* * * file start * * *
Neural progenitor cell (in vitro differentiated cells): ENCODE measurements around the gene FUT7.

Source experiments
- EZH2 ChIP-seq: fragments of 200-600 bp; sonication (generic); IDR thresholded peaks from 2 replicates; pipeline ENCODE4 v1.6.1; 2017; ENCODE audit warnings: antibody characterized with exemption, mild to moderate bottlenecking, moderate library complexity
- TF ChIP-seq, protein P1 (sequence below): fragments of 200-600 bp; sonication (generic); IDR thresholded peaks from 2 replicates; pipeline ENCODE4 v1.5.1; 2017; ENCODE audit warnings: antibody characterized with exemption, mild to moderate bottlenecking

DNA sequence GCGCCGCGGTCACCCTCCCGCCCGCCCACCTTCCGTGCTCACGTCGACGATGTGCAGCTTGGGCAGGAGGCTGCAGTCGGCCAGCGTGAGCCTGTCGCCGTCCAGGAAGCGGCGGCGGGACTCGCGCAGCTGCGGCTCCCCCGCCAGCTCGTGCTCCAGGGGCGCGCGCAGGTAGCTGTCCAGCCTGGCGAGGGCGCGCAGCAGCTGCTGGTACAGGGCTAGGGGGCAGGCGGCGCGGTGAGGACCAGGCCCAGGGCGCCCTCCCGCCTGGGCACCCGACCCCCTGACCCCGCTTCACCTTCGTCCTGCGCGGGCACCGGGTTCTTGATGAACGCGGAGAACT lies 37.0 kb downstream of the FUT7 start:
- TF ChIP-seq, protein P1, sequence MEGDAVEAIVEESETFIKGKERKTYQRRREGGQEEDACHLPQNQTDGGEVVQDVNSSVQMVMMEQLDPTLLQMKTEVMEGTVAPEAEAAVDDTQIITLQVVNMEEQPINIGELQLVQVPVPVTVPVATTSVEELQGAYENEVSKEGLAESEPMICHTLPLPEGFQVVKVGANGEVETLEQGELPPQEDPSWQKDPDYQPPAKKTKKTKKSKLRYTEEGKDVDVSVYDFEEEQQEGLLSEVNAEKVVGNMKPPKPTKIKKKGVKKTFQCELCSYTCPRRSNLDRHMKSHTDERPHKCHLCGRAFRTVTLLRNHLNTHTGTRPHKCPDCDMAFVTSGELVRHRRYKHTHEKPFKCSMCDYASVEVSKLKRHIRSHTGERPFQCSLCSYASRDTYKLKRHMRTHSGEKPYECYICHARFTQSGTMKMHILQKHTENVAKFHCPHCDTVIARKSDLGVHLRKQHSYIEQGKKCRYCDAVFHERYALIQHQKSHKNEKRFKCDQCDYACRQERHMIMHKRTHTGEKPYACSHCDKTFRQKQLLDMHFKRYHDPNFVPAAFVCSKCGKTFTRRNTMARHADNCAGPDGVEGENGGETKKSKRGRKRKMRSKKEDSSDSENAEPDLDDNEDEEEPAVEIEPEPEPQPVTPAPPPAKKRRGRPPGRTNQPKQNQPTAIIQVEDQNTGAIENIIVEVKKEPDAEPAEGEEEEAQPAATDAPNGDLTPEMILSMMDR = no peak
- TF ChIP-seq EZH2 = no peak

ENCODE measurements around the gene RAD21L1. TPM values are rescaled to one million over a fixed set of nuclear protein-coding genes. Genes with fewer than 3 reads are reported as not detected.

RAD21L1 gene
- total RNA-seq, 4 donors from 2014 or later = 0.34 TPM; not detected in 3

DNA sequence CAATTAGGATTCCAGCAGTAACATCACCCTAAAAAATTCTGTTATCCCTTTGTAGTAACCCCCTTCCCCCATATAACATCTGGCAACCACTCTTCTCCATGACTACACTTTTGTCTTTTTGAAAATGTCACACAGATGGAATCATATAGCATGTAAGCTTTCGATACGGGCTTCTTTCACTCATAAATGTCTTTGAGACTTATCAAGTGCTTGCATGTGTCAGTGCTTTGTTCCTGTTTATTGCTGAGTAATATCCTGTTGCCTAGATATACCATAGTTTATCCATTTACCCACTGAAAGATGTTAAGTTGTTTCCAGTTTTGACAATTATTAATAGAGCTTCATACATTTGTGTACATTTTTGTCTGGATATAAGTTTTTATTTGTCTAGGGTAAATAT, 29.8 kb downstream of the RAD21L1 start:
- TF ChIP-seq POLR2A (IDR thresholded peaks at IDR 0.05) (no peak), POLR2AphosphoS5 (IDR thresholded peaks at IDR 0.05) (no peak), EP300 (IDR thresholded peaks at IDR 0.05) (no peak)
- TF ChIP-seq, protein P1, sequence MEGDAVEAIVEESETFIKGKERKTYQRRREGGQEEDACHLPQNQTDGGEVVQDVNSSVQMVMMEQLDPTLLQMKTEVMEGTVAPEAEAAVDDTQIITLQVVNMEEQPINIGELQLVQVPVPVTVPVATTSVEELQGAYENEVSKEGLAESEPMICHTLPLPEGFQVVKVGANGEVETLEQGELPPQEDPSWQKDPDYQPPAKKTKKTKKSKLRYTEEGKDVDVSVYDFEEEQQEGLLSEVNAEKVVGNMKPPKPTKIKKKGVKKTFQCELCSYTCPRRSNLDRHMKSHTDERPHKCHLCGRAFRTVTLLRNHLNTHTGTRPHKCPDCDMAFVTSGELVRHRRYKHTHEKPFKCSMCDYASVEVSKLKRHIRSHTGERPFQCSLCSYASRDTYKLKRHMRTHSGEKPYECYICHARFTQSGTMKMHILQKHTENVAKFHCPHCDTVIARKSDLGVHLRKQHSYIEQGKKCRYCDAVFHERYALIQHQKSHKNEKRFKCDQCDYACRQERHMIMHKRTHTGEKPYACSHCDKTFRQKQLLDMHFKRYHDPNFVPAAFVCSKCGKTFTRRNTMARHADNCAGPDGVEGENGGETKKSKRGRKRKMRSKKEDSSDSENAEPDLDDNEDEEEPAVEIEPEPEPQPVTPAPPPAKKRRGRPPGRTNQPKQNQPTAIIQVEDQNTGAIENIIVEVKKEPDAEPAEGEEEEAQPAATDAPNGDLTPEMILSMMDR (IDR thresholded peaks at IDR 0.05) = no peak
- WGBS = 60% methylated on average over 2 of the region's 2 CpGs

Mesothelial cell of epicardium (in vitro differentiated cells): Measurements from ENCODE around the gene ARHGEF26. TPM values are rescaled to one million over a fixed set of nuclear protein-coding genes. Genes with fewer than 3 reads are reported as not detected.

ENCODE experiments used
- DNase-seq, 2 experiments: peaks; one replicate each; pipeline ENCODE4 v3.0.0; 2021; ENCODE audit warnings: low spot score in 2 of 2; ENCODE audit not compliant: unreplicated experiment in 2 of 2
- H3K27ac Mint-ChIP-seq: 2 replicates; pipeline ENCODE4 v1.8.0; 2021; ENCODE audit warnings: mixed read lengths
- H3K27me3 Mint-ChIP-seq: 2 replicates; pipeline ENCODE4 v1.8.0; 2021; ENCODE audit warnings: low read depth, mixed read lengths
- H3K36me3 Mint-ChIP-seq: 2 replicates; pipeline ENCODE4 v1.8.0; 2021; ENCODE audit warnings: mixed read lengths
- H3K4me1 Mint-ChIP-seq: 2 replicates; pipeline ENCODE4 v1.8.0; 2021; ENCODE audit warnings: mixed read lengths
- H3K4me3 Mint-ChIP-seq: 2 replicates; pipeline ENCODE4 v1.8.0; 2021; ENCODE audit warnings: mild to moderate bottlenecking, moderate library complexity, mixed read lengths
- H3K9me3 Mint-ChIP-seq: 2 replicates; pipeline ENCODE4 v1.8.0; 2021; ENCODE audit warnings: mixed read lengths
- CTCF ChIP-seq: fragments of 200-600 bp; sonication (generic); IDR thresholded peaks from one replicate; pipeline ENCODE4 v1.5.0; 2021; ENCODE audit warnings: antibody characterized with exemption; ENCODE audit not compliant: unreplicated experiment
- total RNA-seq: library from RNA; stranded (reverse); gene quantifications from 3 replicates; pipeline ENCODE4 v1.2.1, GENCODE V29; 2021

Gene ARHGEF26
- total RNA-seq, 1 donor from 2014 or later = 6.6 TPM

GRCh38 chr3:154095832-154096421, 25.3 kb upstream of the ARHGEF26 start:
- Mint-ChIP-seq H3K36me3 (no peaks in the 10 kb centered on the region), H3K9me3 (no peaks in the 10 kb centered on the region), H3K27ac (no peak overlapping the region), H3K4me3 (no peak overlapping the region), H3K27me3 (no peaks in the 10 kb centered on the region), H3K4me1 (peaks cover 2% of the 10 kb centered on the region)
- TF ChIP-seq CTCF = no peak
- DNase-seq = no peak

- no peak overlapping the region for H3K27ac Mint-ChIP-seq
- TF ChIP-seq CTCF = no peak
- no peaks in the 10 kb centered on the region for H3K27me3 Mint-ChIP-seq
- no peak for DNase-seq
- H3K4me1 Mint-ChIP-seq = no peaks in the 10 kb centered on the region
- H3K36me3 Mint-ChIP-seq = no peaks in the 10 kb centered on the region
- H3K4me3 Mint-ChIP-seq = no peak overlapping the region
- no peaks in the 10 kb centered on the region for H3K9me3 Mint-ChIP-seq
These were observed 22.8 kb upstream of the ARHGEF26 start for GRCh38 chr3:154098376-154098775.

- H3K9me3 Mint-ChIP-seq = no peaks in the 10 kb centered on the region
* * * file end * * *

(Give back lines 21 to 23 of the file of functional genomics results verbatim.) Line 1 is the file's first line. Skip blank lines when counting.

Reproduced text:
- H3K4me1 Mint-ChIP-seq: 2 replicates; pipeline ENCODE4 v1.8.0; 2021; ENCODE audit warnings: mixed read lengths
- H3K4me3 Mint-ChIP-seq: 2 replicates; pipeline ENCODE4 v1.8.0; 2021; ENCODE audit warnings: mild to moderate bottlenecking, moderate library complexity, mixed read lengths
- H3K9me3 Mint-ChIP-seq: 2 replicates; pipeline ENCODE4 v1.8.0; 2021; ENCODE audit warnings: mixed read lengths